We had just arrived to the small village of Baan Tha Klang, and my week working with the elephants of the Surin Project was about to begin.
Our coordinator was busy taking the other volunteers to their rooms, so I waited at our morning meeting point. As I was sitting there, I could hear the sound of chains hitting the ground.
I looked out of the little hut and saw a huge tusker (not in the Surin Project) walking towards me. He was carrying his mahout on his shoulders and another person sat in a large cage harness on his back. It would seem that they were training the large tusker or taking him to give rides to tourists.
He was incredible! He was pretty much like the picturesque elephant we have all seen in a picture or painting at one point or another. Grand in stature with huge tusks swooping out in front.
As he was walking he kept yelping like a dog would if you were to accidentally step on its foot. His mahout had a bull hook, but he was resting it on the elephants head so that wasn’t causing him any pain…..yet.
I looked around and noticed that the tusker’s mahout had his foot hooked underneath the elephant’s huge ear and was pulling up on it to keep the large male in control. An elephant’s ears are very sensitive and mahouts will often tug and pull on them to direct the elephant.
Well this big guy did not like his ears being messed with. He started shaking his head in frustration. This lead his mahout to do one of the worst things I have ever seen.
With a loud pop, he swung his bull hook and stabbed it into the top of the elephant’s head. The tusker let out a loud scream that echoed throughout the small village. He dropped down on his front legs and lowered his head cowering away from the abuse of his owner.
I knew I would see some disturbing incidents while I was at the Surin Project, but I wasn’t expecting something so terrible to happen within the first 5 minutes of me being there.
Our coordinator came to take me to my host family shortly after the tusker had walked away. Once in my room, I dropped my bags and broke down in tears. How can humans be so cruel?
This story is only a part of what an elephant goes through when being trained and used to give rides to tourists, perform in shows, and paint pictures.
A couple years ago a video was released showing elephants being tortured to work in the tourism industry, and it gained a lot of attention.
People have been opening their eyes to the awful world behind animal attractions, but there are still plenty of folks unaware and willing to partake in the activities. The abuse has been the main reason people have decided to avoid elephant rides and shows, but there are plenty of other reasons not to support these attractions.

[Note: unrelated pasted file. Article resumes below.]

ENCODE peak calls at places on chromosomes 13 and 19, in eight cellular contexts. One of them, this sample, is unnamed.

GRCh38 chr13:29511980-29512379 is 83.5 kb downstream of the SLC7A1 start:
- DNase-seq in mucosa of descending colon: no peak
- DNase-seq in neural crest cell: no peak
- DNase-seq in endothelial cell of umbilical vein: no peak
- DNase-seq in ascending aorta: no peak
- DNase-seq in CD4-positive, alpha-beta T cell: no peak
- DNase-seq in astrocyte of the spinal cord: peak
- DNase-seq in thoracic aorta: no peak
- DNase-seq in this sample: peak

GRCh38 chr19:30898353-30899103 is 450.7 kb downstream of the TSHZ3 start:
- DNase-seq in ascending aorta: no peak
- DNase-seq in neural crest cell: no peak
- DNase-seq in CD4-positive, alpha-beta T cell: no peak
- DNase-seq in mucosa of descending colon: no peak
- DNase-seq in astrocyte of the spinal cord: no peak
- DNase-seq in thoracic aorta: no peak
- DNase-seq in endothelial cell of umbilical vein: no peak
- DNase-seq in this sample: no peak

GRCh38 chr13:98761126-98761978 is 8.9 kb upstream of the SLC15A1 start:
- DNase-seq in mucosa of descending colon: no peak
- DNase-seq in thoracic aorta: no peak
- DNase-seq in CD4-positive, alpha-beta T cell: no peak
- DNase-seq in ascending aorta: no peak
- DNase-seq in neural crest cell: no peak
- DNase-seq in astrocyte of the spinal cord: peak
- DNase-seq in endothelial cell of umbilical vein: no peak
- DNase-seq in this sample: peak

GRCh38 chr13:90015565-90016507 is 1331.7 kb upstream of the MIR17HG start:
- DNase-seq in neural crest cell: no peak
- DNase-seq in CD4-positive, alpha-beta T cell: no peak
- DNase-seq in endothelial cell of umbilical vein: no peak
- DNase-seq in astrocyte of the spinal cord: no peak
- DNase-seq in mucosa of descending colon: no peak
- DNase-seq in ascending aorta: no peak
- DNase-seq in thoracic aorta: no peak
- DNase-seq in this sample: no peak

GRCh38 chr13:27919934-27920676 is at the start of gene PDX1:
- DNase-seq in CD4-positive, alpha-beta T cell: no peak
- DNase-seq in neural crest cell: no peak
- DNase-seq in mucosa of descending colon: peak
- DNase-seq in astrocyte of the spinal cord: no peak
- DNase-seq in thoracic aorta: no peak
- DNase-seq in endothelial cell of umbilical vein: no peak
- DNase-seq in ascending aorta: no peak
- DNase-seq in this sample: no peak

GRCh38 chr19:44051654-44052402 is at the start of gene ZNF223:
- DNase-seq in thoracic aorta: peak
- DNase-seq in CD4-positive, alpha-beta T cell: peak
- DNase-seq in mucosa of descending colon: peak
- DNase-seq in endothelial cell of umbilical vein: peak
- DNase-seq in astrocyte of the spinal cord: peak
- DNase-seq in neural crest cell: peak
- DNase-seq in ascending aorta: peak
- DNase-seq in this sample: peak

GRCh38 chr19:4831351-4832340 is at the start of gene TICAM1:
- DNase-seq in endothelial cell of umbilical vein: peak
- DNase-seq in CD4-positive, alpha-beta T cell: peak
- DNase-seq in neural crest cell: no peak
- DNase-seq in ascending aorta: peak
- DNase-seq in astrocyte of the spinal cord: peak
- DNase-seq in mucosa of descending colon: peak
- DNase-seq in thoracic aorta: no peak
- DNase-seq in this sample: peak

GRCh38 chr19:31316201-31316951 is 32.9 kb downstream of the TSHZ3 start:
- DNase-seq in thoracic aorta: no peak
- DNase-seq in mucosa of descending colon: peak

Poor Living Conditions
When the elephants are not working, they are normally chained up with their 2 front feet chained together without shelter. The lucky ones have some kind of protection from the sun and rain, but most of them do not.
While I was at the Surin Project, I saw plenty of elephants displaying signs of distress. Head bobbing and swaying are huge tells of stress on the animal. I have seen where people will actually laugh at an elephant acting in this way because they think they are dancing or playing around.
That fact of the matter is that elephants displaying this kind of behavior are severely emotionally stressed, and some of them will never recover from it.
An Elephant’s Body is not Built to Carry Heavy Loads
There is another huge reason elephants are not meant to carry heavy loads on their backs, and that is their actual skeletal make up.
It’s an argument I have heard time and time again.
“They are huge animals and we are so small in comparison. What harm could it do?”
Well first of all….the harness that is put on the elephant for people to sit in is already pretty heavy. Then add on another few hundred pounds of human weight and it’s the equivalent to an adult human carrying around a 50 lbs backpack all day.
50 lbs may not sound all that bad to some, but I can assure you it is. My pack weighs 50 lbs and after 30 minutes of carrying that God awful thing, my shoulders feel like they are going to snap!
Unlike the human spinal cord, an elephant’s spinal cord has a large ridge of bones that stick up at least 6 inches above it, and they are very fragile. Imagine if humans had this same ridge and what it would feel like to endure excessive weight on it day in and day out. Doesn’t sound too pleasant does it?
When I worked at Elephant Nature Park years ago, there were quite a few elephants that had bad backs because of the riding industry. Their spines were damaged from carrying around all that extra weight.
An elephant’s bone structure in their feet is also very sensitive. Their bones angle up, and their heels don’t touch the ground, so they are basically walking on their toes at all times.
Ladies, we all know what it feels like to walk around in heels all day and how awful our feet feel afterwards. Now could you imagine walking in heels while wearing a 50 lbs backpack? Just the thought of it makes me cringe!
*I took this video to show the signs of a distressed elelphant*
These are just a few of the reasons we should not ride elephants, and not just not ride them, but not participate in any kind of attraction utilizing them. This goes for attractions all over the world.